Are you considering buying a business and never considered the commercial lease? Are you thinking about buying a business in an industry where you don’t have any practical experience? Ask us! We will be happy to help.

 

 

 

Michael Monnot

941.518.7138
Mike@InfinityBusinessBrokers.com
5111 Ocean Boulevard, Suite E
Siesta Key, FL 34242

www.InfinityBusinessBrokers.com

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How Important Is Preparation When Buying A Business?

The short answer? Preparation is everything.

 

Think about buying a house. A home buyer doesn’t just drive up to the first house they see with a for sale sign in the yard and write a check. A home buyer researches the local neighborhoods, school districts and property taxes. They hire a real estate agent to help them with their search. They look at various options online and then schedule times to see homes. They also talk to banks so they can get pre-approved for a mortgage.

 

The process of buying a business is much more complex than the process of buying a house, yet business buyers come to the market overwhelmingly unprepared every day. They want to be driven around town by a business broker to scope out the local business market with no real thought about what they want or need from a business. If you are serious about buying a business, this is not the path to take. Instead, start with these 3 steps:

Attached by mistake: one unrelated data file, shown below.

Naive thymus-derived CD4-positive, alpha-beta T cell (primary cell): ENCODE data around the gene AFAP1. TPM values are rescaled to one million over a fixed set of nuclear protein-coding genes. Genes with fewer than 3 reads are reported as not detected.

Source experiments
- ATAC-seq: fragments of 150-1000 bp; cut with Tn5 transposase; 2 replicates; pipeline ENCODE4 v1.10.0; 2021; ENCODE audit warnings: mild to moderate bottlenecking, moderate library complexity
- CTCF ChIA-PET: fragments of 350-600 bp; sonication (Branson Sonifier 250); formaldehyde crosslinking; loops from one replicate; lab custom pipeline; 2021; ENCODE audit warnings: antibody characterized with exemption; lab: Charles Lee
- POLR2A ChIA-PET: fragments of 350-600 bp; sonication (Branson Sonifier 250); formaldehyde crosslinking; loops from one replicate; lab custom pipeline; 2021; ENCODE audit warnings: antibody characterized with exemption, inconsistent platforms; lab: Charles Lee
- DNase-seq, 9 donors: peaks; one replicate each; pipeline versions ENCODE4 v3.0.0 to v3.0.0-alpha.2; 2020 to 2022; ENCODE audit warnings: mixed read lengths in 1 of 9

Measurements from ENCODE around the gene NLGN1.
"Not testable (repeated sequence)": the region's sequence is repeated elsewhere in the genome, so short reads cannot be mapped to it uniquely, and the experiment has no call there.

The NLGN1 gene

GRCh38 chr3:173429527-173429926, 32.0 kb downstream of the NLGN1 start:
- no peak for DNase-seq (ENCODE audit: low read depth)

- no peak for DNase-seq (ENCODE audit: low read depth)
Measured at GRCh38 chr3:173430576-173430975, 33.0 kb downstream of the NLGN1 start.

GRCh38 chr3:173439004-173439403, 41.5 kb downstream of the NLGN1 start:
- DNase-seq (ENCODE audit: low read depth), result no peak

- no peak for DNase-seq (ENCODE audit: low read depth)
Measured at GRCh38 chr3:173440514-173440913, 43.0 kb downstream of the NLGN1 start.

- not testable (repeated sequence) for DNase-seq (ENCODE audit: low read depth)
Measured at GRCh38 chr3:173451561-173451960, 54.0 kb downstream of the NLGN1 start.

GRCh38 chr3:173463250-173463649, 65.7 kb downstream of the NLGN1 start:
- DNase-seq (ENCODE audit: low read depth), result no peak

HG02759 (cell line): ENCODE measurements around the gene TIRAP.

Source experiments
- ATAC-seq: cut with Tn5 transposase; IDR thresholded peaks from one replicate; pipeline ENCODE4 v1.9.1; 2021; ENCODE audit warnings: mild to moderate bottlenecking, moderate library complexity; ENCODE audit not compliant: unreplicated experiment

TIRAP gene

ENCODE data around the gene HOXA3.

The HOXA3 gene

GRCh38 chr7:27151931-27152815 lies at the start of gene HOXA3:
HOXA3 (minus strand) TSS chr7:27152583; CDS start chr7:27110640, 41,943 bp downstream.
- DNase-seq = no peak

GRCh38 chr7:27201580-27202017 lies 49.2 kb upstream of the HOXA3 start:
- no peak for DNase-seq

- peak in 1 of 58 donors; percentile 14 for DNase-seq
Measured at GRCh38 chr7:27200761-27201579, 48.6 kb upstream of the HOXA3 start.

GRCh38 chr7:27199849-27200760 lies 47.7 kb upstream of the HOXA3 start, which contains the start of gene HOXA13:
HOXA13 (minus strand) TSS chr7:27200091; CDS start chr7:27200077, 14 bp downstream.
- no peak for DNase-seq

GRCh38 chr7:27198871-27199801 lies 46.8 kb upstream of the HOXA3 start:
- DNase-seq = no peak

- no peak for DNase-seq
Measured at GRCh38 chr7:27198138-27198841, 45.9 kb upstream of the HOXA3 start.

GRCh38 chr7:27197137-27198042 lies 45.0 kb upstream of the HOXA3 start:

1. Have a conversation with an experienced and qualified business broker about your goals for business ownership. For instance, if the reason you are considering buying your own business is so you can spend more time with your kids, then buying a large bar that will require your presence for 12 hours a day 7 days a week is probably not a good choice. A good broker will be able to match your goals with the right types of businesses.

 

2. Talk to your broker about your work history and experience. Your choice of industry will need to take into account what kind of practical experience you have. If you’ve spent the last 20 years as an auto mechanic, then buying a large salon is probably not the best option. Business ownership comes with a steep learning curve so you don’t want to add learning a new industry to the list.

 

3. With your broker’s help, figure out what you can afford. If you’ve got $80,000 of capital to invest – you have no business looking at $80,000 businesses. It may take you several months to begin turning a profit, and during those months you will still need to pay your lease, payroll, pay for new inventory – not to mention the extra cash you will need during the closing process for things like licensing and attorney fees. Your business broker will be able to tell you what your budget for the purchase of a business should be based on how much money you have. An important note here – don’t lie to your broker about the amount of capital you actually have. Your deal will absolutely fall apart when the time comes to provide proof of finances.